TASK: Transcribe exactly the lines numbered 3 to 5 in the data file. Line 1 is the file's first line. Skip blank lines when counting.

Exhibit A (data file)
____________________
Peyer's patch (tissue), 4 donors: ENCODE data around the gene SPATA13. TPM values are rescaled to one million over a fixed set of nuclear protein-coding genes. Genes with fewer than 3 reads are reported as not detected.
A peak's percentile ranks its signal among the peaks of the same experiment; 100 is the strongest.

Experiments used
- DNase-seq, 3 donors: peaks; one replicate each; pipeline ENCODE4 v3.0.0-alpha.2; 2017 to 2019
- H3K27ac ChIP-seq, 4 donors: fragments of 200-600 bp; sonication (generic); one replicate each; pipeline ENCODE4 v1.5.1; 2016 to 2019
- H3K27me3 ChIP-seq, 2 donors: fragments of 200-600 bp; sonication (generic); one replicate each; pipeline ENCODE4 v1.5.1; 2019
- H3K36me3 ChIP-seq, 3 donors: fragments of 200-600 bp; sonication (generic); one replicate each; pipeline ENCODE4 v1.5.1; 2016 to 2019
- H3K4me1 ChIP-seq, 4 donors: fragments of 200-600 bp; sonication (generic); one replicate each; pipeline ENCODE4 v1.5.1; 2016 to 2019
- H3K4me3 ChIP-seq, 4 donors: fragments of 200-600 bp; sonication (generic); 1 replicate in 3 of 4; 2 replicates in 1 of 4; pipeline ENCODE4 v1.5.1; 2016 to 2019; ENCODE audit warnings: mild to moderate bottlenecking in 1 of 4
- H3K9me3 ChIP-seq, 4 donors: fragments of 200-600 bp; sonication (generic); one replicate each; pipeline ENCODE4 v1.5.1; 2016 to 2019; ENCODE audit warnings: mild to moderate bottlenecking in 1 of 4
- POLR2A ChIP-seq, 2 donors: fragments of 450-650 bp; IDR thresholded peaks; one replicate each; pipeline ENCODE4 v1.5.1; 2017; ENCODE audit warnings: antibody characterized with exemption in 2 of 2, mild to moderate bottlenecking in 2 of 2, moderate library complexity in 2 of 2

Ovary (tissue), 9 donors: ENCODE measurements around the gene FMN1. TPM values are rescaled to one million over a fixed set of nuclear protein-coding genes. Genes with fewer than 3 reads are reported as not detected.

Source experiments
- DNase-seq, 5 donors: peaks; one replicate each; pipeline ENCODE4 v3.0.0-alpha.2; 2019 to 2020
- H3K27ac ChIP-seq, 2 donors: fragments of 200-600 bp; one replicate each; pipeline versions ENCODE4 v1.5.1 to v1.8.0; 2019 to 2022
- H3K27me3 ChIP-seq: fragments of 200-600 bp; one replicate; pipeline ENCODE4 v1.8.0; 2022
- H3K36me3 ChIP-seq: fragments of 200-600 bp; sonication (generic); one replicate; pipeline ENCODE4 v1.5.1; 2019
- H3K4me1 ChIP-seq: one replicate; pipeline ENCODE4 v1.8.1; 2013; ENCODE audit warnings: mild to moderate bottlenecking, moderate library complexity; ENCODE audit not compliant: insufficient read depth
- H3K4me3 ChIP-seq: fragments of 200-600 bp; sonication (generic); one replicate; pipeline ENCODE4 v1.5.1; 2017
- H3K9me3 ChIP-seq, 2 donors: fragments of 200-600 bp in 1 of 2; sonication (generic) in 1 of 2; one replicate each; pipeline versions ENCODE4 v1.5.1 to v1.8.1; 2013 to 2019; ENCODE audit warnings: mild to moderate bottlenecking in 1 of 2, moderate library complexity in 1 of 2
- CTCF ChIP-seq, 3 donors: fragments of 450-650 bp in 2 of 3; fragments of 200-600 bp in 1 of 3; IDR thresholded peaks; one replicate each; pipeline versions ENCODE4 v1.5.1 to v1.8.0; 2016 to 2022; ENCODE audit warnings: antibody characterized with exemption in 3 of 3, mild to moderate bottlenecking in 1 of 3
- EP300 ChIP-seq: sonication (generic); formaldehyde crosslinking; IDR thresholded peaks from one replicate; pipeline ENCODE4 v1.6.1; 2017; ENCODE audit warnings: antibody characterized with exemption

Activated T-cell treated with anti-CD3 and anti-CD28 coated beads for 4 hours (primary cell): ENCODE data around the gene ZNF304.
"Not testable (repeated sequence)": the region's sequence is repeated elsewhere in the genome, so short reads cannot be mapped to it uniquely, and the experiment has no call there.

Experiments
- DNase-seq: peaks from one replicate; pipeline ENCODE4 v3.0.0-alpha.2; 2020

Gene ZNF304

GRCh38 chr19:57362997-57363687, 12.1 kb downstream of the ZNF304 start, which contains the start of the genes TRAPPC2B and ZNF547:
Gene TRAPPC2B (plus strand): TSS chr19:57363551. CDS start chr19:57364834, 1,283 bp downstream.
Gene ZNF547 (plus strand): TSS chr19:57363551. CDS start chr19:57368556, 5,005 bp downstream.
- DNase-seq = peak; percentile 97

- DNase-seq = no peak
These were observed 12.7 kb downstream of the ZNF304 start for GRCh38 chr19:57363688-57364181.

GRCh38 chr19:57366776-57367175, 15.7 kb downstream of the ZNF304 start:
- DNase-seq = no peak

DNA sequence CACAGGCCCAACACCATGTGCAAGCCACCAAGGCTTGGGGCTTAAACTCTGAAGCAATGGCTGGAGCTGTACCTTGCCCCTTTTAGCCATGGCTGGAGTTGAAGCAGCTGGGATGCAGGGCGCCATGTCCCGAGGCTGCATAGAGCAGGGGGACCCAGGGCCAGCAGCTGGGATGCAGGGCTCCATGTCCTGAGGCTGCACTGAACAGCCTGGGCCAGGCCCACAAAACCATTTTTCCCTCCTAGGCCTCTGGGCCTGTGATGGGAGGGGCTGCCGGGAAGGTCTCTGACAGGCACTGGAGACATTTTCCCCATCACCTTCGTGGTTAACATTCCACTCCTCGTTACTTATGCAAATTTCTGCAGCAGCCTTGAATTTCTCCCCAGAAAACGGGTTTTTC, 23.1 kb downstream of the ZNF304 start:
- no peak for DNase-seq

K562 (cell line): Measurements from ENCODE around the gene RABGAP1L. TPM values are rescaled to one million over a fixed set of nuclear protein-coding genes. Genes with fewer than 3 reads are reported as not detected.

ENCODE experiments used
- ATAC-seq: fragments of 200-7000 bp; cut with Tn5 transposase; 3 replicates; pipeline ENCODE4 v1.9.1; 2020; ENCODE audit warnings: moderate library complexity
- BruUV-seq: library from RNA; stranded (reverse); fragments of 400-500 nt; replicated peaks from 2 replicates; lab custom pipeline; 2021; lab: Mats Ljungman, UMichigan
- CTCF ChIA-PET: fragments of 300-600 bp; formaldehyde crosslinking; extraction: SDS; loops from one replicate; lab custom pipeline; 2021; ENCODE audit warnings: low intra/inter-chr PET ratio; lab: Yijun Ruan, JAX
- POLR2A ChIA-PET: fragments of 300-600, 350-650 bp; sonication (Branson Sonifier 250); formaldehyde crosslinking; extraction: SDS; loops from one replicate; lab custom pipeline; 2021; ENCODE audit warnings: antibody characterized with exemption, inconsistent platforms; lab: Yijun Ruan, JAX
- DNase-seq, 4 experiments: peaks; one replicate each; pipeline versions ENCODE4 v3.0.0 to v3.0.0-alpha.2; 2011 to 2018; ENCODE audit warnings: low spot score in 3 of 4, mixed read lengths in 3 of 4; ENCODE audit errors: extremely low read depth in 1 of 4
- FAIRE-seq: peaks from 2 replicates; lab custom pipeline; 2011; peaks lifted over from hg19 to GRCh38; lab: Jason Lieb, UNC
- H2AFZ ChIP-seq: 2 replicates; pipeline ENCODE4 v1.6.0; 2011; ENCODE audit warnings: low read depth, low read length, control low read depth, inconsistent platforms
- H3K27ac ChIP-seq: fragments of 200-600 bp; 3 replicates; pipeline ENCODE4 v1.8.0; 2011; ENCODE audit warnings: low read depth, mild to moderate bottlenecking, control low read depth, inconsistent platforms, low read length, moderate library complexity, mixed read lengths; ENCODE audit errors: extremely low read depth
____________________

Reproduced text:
Experiments used
- DNase-seq, 3 donors: peaks; one replicate each; pipeline ENCODE4 v3.0.0-alpha.2; 2017 to 2019
- H3K27ac ChIP-seq, 4 donors: fragments of 200-600 bp; sonication (generic); one replicate each; pipeline ENCODE4 v1.5.1; 2016 to 2019